I find this Yahoo News article interesting, and it confirms my experience with many people and family members I know, myself excluded. ”
“When asked to volunteer their time to charity, Americans are likely to give more money,” the column reports. In one major student that asked folks to donate their time, it turns out guilt may be a factor also: “Participants in an online survey read a statement about lung cancer and a cancer research foundation‘s mission. The participants who were asked to donate time eventually pledged more than those who weren’t asked.” A second trial also found this result: In the second test, “the same researchers introduced undergraduate college students to HopeLab, a nonprofit organization that serves children with chronic illnesses. The average donation level was nearly five times higher for participants who were first asked about donating their time to the organization.”
Now to be sure, lots of organizations need time from people and their money. Groups that need to lobby need cash to pay their lobbyists, buy advertisements, create publicity, etc. Some causes are by their very nature set up to take money for their causes rather than time: what can I do to find the cure for cancer, for example, other than donating money to fund current research?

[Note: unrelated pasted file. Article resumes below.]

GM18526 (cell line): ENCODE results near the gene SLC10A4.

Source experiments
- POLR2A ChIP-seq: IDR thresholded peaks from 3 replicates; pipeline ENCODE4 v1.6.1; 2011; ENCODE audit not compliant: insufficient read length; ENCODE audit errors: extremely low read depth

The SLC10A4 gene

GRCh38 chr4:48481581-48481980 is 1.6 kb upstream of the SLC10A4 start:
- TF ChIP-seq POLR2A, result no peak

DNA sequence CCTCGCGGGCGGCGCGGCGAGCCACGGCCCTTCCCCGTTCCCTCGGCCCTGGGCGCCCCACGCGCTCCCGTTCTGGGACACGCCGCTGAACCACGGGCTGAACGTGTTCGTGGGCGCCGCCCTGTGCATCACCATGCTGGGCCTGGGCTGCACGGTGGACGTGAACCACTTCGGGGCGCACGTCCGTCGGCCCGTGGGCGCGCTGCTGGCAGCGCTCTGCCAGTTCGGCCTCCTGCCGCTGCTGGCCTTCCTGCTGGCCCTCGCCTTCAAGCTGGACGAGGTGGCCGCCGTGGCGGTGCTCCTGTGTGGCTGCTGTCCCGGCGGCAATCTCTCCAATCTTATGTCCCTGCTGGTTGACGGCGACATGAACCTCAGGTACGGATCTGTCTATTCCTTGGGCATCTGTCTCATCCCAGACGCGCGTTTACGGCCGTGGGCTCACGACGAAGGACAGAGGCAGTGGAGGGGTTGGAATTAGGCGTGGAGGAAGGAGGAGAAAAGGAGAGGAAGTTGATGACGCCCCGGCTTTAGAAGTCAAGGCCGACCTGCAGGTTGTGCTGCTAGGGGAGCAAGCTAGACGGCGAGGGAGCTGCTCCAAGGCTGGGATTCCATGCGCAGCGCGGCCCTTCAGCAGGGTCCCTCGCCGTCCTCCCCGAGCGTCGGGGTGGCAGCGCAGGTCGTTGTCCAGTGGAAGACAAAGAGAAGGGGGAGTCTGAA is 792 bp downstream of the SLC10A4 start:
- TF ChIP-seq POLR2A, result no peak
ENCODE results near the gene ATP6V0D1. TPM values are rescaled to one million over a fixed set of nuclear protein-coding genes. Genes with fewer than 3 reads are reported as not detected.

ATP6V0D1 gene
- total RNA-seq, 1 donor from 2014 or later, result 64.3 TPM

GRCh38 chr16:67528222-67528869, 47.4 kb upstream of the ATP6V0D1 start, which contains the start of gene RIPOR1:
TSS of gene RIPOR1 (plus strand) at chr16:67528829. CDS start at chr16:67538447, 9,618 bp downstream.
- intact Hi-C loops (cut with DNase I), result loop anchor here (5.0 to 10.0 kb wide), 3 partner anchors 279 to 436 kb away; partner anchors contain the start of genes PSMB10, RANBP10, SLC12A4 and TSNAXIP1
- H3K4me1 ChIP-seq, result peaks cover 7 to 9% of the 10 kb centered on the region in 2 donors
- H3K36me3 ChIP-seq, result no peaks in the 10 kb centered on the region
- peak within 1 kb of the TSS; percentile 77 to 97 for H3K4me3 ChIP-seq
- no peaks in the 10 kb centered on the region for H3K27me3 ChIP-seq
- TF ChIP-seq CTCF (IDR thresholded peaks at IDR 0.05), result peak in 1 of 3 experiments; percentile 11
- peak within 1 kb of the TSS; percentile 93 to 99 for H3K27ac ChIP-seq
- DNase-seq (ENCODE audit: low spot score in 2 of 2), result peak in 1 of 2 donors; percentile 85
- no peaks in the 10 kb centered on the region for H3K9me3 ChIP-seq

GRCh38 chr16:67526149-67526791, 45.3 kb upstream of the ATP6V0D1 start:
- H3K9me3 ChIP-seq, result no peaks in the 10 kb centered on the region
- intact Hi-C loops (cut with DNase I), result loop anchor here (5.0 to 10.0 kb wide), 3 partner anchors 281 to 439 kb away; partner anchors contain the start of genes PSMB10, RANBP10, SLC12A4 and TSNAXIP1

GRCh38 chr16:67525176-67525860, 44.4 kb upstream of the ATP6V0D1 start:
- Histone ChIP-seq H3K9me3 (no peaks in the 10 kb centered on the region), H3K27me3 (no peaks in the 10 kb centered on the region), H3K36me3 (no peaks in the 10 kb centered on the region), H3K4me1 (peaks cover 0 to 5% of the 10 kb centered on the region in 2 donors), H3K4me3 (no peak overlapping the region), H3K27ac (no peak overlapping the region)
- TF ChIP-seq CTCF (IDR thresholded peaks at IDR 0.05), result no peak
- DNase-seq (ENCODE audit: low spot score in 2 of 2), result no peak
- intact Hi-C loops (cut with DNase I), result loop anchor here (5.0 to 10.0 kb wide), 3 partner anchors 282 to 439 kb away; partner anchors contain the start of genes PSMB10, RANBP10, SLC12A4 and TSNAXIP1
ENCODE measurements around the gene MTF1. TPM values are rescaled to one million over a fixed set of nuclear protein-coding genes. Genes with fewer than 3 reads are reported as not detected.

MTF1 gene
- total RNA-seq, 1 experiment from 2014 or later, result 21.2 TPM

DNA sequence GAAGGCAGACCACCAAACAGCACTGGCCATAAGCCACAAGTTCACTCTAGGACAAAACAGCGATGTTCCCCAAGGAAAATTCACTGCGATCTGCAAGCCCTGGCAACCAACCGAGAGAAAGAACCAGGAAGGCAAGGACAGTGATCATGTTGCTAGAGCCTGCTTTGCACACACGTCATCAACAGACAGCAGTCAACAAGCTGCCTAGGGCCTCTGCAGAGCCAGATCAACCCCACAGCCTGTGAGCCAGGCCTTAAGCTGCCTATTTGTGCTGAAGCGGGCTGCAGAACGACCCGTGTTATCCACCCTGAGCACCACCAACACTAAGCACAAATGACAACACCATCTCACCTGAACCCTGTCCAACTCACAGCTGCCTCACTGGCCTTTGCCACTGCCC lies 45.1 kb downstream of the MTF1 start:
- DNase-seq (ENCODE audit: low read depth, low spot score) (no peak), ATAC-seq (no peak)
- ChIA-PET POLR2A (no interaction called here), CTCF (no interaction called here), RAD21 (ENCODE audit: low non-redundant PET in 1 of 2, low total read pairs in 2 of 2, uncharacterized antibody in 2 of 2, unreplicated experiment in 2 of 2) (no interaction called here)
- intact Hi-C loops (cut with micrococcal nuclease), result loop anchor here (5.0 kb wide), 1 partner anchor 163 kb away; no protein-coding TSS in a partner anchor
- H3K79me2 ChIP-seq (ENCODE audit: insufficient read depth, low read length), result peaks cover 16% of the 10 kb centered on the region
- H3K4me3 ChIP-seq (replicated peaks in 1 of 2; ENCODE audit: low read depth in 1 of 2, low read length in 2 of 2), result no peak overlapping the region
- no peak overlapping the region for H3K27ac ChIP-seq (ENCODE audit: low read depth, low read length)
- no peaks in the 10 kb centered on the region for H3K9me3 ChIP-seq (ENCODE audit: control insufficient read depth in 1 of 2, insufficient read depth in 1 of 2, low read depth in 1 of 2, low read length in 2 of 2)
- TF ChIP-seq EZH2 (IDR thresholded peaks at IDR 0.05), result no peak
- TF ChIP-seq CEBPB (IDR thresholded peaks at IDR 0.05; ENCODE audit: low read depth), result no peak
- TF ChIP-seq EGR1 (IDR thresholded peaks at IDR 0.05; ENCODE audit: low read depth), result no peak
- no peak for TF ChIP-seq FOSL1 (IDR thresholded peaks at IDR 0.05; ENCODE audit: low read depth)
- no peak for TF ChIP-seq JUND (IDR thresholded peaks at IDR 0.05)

On the flip side, I have more than a few times offered to donate my time when I did not have any money, but have been rebuffed repeatedly. The example here is my undergrad alma mater, W&L, which really just wants a check, and could care less about my willingness to actually do something for them.
Nevertheless, having been involved with charities (esp. through church) I also would have to state that people don’t want to be bothered with others, despite Christ’s frequent call for us to do acts of charity or “good works,” and strive to assuage their guilt by forking over cash instead.